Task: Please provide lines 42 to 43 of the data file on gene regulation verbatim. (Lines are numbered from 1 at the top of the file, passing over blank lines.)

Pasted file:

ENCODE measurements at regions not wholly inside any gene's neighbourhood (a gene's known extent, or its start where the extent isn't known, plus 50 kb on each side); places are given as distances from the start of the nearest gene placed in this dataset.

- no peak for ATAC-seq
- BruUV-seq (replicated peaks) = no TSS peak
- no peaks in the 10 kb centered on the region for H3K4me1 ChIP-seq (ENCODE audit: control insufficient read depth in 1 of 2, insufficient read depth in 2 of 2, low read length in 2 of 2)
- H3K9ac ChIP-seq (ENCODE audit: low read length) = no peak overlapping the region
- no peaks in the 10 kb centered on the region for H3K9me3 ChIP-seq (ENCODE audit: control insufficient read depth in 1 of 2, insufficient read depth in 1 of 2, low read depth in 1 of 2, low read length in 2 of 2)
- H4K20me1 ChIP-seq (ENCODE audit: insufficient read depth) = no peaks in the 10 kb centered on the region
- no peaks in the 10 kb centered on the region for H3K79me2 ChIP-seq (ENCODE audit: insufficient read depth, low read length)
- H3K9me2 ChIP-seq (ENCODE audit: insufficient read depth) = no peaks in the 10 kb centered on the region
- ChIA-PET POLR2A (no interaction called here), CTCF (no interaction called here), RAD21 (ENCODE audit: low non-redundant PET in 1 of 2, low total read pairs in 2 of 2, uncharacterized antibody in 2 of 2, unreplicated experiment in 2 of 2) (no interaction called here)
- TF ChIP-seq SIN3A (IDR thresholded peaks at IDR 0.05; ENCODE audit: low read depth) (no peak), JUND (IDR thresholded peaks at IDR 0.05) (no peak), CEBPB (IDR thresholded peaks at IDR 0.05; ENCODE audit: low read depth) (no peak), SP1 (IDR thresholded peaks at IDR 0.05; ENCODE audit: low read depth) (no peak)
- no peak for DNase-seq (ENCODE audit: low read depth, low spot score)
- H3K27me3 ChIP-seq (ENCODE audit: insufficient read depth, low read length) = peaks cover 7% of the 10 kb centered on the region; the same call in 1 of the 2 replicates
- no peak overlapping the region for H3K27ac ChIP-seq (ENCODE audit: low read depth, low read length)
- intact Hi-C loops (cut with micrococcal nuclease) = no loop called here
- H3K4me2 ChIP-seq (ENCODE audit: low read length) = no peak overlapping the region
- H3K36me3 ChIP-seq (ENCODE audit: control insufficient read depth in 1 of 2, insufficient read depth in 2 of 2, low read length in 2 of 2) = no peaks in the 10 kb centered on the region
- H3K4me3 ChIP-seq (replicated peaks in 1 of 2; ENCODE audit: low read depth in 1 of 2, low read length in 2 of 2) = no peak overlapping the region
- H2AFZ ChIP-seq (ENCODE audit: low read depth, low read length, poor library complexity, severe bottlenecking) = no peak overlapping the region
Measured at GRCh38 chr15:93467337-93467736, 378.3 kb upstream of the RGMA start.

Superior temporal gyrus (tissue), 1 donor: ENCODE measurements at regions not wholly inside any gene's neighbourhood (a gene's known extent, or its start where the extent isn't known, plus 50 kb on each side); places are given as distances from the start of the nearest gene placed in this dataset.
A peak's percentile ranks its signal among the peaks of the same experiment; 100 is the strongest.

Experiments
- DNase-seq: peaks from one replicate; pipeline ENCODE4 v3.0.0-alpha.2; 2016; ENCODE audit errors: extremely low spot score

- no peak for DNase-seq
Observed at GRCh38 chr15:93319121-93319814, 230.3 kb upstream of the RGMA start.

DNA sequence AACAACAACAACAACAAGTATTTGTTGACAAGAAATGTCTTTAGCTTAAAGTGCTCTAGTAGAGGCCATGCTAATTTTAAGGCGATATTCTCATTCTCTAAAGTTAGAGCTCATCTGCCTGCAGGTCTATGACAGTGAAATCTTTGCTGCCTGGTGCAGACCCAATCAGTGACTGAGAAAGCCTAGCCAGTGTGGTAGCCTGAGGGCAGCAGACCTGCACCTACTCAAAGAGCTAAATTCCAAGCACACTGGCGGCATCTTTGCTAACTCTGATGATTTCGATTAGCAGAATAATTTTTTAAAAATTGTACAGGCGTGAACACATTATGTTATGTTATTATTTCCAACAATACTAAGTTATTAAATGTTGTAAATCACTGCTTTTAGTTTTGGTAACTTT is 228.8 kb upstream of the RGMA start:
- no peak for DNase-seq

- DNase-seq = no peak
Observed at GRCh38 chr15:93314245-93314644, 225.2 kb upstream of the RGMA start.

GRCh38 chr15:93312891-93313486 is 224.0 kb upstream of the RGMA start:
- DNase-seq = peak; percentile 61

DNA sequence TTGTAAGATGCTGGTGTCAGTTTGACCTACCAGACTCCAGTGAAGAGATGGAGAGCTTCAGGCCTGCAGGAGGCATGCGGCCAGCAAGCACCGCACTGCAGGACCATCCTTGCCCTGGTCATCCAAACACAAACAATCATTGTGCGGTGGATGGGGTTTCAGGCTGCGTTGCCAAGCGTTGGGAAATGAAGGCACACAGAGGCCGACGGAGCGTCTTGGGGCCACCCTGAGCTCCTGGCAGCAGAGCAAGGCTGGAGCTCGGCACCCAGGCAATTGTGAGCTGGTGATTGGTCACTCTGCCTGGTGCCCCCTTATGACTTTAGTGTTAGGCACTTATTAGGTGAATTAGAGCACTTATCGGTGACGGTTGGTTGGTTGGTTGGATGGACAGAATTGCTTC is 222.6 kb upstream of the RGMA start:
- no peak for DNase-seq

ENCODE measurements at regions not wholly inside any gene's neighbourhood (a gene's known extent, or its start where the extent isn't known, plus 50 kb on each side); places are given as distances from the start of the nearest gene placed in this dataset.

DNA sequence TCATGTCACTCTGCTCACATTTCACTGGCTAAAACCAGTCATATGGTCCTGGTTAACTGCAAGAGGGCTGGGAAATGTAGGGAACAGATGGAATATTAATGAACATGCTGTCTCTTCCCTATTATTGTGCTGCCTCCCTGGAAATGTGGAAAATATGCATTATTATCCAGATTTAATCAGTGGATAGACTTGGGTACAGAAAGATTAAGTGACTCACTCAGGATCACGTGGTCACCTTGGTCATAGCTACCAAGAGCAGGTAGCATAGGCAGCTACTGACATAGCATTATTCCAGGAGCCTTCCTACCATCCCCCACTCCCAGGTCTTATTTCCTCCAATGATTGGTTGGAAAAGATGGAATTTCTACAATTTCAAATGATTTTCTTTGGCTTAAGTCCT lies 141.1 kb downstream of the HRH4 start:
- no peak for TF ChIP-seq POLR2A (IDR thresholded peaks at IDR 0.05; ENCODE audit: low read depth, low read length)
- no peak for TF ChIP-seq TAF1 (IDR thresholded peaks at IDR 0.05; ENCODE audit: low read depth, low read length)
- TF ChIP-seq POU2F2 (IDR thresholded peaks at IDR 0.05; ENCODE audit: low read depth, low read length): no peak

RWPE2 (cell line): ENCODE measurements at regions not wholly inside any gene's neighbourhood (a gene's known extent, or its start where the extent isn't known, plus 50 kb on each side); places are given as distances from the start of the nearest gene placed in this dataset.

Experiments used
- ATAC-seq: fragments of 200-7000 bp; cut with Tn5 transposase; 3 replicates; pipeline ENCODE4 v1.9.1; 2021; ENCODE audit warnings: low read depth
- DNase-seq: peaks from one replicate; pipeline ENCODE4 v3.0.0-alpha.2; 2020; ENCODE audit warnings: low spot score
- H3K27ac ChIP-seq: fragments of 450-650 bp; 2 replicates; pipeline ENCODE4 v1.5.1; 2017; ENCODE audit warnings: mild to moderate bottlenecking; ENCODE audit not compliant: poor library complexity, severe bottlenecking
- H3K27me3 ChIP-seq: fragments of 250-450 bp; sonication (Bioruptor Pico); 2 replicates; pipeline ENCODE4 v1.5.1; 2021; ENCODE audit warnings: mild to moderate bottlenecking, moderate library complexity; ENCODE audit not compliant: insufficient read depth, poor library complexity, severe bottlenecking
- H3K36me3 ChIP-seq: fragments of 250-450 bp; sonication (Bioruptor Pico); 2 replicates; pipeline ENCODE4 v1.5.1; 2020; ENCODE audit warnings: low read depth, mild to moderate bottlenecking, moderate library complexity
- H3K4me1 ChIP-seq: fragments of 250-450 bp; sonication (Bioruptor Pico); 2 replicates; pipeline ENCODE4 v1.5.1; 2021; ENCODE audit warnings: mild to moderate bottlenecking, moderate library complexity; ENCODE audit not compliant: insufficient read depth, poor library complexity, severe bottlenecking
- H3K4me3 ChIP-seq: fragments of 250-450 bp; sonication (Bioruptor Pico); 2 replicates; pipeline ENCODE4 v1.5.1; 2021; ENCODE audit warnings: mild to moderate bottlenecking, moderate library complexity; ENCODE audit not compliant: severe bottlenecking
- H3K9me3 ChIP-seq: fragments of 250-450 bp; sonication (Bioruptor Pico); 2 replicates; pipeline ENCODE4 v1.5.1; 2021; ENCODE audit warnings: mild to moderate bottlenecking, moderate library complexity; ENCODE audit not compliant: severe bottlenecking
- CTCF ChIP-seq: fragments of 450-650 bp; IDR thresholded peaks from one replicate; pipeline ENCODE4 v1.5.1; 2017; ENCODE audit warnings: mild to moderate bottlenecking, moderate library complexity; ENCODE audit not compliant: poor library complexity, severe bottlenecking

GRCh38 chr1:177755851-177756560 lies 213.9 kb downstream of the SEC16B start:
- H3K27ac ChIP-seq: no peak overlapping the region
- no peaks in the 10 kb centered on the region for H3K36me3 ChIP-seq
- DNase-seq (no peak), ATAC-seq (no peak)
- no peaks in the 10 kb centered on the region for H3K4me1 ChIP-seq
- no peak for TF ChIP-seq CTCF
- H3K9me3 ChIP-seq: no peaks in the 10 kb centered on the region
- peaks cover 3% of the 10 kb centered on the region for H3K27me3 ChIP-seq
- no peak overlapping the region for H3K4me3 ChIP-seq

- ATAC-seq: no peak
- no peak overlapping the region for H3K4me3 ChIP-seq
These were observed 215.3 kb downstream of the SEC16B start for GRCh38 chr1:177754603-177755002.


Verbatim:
- ATAC-seq: fragments of 200-7000 bp; cut with Tn5 transposase; 3 replicates; pipeline ENCODE4 v1.9.1; 2021; ENCODE audit warnings: low read depth
- DNase-seq: peaks from one replicate; pipeline ENCODE4 v3.0.0-alpha.2; 2020; ENCODE audit warnings: low spot score